254. Presidential Review Memorandum/NSC 81


  • The Vice President
  • The Secretary of State
  • ALSO
  • The Secretary of the Treasury
  • The Secretary of Agriculture
  • The Secretary of Commerce
  • The Secretary of Labor
  • The Director, Office of Management and Budget
  • The Chairman, Council of Economic Advisers
  • The United States Representative to The United Nations
  • The Special Representative for Trade Negotiations
  • The Director of Central Intelligence
  • The Assistant to the President for Energy Policy


  • North-South Strategy (U)

The President has directed that the Policy Review Committee undertake an analysis of, and provide options concerning, U.S. policy on relations between developed and developing nations. The economic aspects of this analysis are to be staffed through the Economic Policy Group prior to their consideration by the National Security Council. The agencies listed in parentheses should take leadership responsibility for the following subjects:

—Institutional arrangements, including forums in which North-South issues can be discussed, with proposed strategies for UNCTAD and CIEC2 (State)

—Commodities, including commodity agreements, the Common Fund,3 and price indexation (Treasury and State)

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—International financial matters, including aid and debt (Treasury)

—Market access for manufactured goods (State)

—Energy (Schlesinger), relations with OPEC and other LDCs (State), and related financial issues (Treasury)

—Food (Agriculture)

—Migration of workers (Labor)

—Technology transfer and direct investment (Commerce)

—North-South political issues and the conceptual aspect of the structure of U.S. relations with the LDCs (State)

Each study should analyze the contribution of the various policy options to U.S. domestic and global economic interests, humanitarian interests, international political relationships, and security interests. It should include an assessment of the impact of each option on the interests and objectives of other industrialized democracies. Each study should also suggest specific initiatives which the U.S., or the industrialized countries together, might take, and each should assess relevant Congressional considerations, including the nature, timing, and strategy of legislative action. These studies should be completed by February 28 for early submission to the President through the National Security Council.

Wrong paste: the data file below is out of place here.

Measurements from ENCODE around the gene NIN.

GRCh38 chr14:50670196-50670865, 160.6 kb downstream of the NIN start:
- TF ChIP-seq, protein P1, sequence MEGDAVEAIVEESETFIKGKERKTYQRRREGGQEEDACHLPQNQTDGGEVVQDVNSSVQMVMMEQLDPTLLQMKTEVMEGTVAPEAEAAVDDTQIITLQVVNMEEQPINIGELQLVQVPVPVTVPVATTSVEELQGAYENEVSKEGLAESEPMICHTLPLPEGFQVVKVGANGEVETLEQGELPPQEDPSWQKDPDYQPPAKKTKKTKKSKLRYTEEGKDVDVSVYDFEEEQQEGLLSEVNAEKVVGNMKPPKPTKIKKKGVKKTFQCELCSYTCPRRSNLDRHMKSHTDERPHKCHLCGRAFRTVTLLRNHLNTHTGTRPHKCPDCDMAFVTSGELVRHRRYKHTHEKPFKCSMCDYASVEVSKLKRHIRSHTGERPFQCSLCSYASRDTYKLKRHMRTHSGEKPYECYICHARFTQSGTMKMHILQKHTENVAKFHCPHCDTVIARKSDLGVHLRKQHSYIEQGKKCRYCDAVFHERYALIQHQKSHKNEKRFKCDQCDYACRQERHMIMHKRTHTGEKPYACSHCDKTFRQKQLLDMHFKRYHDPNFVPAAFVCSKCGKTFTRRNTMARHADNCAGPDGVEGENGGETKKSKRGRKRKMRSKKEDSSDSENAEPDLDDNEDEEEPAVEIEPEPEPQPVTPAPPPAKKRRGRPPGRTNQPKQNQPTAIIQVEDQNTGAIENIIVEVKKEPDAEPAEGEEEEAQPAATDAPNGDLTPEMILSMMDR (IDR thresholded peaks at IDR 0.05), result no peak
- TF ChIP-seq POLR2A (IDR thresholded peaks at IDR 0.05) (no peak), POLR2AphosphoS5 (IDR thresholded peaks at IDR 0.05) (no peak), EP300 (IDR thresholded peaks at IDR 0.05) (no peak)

Zbigniew Brzezinski
  1. Source: Carter Library, National Security Council, Institutional Files, Box 2, PRM/NSC 1–24 [1]. Secret. The Chairman of the Joint Chiefs of Staff was originally included as a recipient, but was deleted on January 22 per Inderfurth’s instructions. NSC Staff Secretary Jeanne Davis forwarded a copy of PRM 8 to the Secretary of Defense under cover of a January 26 memorandum in which she noted that he had been “inadvertently omitted from the list of addressees.” (Ibid.) Acting NSC Staff Secretary Michael Hornblow forwarded a copy to the AID Administrator under cover of a February 9 memorandum in which he noted the AID Administrator’s addition to the list of addressees of PRM 8. (Ibid.)
  2. See footnote 3, Document 28.
  3. At the end of its fourth session in Nairobi, Kenya, in May 1976, UNCTAD agreed to consider the establishment of a Common Fund to finance a buffer stock program designed to smooth out primary commodity price fluctuations. See Foreign Relations, 1969–1976, vol. XXXI, Foreign Economic Policy, 1973–1976, Documents 304306.